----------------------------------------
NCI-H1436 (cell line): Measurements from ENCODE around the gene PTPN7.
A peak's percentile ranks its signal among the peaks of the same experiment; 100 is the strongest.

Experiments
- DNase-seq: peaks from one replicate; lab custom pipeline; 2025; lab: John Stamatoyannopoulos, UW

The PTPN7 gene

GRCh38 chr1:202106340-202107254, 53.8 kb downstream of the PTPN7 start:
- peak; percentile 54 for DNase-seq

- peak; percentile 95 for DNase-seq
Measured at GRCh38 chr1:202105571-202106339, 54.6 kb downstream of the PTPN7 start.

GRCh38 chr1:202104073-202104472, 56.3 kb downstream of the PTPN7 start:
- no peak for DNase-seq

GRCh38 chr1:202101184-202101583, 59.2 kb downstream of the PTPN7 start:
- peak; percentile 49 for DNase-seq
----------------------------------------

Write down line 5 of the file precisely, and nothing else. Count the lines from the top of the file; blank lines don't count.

The PTPN7 gene